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David L. Miller


  • A legal opinion letter to a client is a different kettle of fish than a legal opinion letter of the type that usually is the subject.
  • The Opinion was addressed to Boardwalk GP, LP (the "General Partner"), the general partner of Boardwalk Pipe line Partners, LP ("Boardwalk").
  • The concurrence said that basing a finding of bad faith, as the Court of Chancery had done, on the “sausage-making” that goes into a legal opinion.
David Gyung via Getty Images

I. There are Opinion Letters and there are Opinion Letters

Bandera involved a legal opinion letter given by Baker Botts LLP (“Baker Botts”) to its client (the “Opinion”). A legal opinion letter to a client is a different kettle of fish than a legal opinion letter of the type that usually is the subject of this newsletter and other opinion publications. A legal opinion letter in our usual context is given not to a client but to the other side, a “third-party.” Also known as a closing opinion, it is “delivered at the closing of a business transaction by counsel for one party (the ‘opinion giver’) to another party (the ‘opinion recipient’) to satisfy a condition to the opinion recipient’s obligation to close.”

Still, the original decision of the Court of Chancery of Delaware got a good deal of attention from the (third-party) opinion bar. The Court of Chancery extensively cited publications about third-party opinion letters. By my count, the Court of Chancery cited Glazer & FitzGibbon 12 times, the TriBar Report 7 times, and even the ABA Accord Report once. The Court of Chancery cited these third-party opinion publications as authority for the court’s conclusion that the Opinion fell far short of opinion standards. The Court of Chancery explained its reference to these third-party opinion authorities:

[T]his decision regards the principles it articulates as self-evident manifestations of what it means for an opinion giver to act in subjective good faith. This decision cites the authorities as providing illustrative support for those principles.

The Court of Chancery found that that the Opinion was mere “window dressing” meant to enable the client/opinion recipient to act. The Court of Chancery held that the client/opinion recipient could not properly rely on the Opinion because its representatives not only knew that the Opinion was “contrived,” they “participated actively in the manufacturing” of the Opinion.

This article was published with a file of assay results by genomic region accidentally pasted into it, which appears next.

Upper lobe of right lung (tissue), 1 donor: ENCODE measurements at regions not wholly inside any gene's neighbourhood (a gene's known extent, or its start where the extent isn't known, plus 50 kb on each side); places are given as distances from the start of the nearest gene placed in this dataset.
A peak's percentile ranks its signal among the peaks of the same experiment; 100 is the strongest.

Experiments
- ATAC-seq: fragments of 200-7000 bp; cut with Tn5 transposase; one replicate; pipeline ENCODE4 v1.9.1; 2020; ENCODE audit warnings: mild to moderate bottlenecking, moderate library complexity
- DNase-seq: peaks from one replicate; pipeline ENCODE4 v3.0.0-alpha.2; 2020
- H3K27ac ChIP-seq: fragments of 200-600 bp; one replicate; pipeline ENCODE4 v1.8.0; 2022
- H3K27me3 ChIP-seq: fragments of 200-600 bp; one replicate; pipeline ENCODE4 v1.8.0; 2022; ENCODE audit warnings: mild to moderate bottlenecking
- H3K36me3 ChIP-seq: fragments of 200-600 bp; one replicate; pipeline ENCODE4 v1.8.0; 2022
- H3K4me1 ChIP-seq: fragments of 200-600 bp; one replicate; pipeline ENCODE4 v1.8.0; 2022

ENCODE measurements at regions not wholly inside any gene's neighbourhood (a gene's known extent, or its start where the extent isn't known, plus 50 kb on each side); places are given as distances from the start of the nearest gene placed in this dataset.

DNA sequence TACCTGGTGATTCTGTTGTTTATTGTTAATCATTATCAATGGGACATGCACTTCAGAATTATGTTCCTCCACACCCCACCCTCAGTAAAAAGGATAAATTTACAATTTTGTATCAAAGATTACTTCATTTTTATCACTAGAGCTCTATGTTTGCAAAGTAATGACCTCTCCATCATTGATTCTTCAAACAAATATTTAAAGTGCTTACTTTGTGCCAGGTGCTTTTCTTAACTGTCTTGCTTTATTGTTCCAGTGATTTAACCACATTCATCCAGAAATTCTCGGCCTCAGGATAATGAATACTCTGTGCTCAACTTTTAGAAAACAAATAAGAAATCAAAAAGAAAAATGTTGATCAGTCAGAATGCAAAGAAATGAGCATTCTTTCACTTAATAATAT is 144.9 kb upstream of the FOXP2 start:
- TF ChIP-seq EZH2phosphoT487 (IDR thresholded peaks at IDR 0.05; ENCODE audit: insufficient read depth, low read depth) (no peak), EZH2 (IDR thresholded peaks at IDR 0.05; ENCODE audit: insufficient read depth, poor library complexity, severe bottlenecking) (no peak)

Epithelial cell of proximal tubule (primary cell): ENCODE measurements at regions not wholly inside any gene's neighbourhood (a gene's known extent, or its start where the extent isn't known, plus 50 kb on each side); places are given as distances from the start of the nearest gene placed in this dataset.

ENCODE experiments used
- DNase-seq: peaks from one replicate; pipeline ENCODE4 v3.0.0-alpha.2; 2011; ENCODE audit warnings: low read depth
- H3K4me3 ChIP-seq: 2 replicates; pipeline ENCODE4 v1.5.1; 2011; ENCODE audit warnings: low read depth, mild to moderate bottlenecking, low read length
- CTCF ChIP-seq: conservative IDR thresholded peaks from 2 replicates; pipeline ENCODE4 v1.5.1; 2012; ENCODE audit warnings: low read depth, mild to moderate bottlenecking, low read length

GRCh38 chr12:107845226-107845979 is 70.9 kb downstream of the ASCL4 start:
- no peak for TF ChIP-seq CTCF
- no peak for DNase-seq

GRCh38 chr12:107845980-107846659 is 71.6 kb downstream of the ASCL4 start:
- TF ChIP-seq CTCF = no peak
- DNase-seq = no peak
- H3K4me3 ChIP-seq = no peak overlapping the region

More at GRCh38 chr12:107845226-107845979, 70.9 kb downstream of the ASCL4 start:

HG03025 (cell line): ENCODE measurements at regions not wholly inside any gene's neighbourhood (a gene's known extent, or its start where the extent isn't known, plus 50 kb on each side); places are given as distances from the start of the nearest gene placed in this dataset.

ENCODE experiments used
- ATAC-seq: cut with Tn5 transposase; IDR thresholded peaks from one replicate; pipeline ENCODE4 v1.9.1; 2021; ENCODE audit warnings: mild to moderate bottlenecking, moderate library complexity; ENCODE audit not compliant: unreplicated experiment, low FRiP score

The Supreme Court of Delaware reversed, focusing much less on the Opinion than on exculpatory language in the governing documents and on disclosures that had been made to investors. A concurring opinion in the Supreme Court of Delaware returned the focus to the Opinion, offering some support for the Opinion.

Here’s what happened.

II. Background

The Opinion was addressed to Boardwalk GP, LP (the “General Partner”), the general partner of Boardwalk Pipeline Partners, LP (“Boardwalk”). The Opinion included a provision allowing reliance by affiliated entities up the chain: (i) Boardwalk GP, LLC (“GPGP”), the general partner of the General Partner, (ii) Boardwalk Pipelines Holding Corp. (“Sole Member”), the sole member of GPGP, and (iii) Loews Corporation (“Loews”), the sole stockholder of Sole Member. See the Organizational Chart at the end of this article.

Boardwalk (through subsidiaries) owned interstate natural gas pipelines regulated by the Federal Energy Regulatory Commission (“FERC”). In 2005, Loews took Boardwalk public as a master limited partnership governed by an agreement of limited partnership (“Partnership Agreement”).

In 2018, Loews bought out the public limited partners under a right in the Partnership Agreement (“Call Right”). The Call Right was conditioned on receipt of an opinion of counsel acceptable to the General Partner that the status of Boardwalk,

as an association not taxable as a corporation and not otherwise subject to an entity-level tax for federal, state or local income tax purposes has or will reasonably likely in the future have a material adverse effect on the maximum applicable rate that can be charged to customers [of the pipelines].

The Opinion advised that a then-proposed change in FERC policy had or would reasonably likely have such a material adverse effect. With that, the General Partner exercised the Call Right.

In addition to the Opinion from Baker Botts, the Loews side obtained advice from two other law firms, each with a sizable Delaware presence, Richards, Layton & Finger, P.A. (“RLF”) and Skadden, Arps, Slate, Meagher & Flom LLP (“Skadden”). The Supreme Court noted extensive consultations among Baker Botts, RLF, and Skadden.

The question is, did the General Partner properly exercise the Call Right?

III. Court of Chancery of Delaware Decision

The Court of Chancery did not think so. The decision, by Vice Chancellor Laster, awarded almost $700 million against the Loews side. The Court of Chancery found that the Baker Botts opinion was “contrived” under pressure from the client and failed to reflect a good faith effort to apply professional judgment: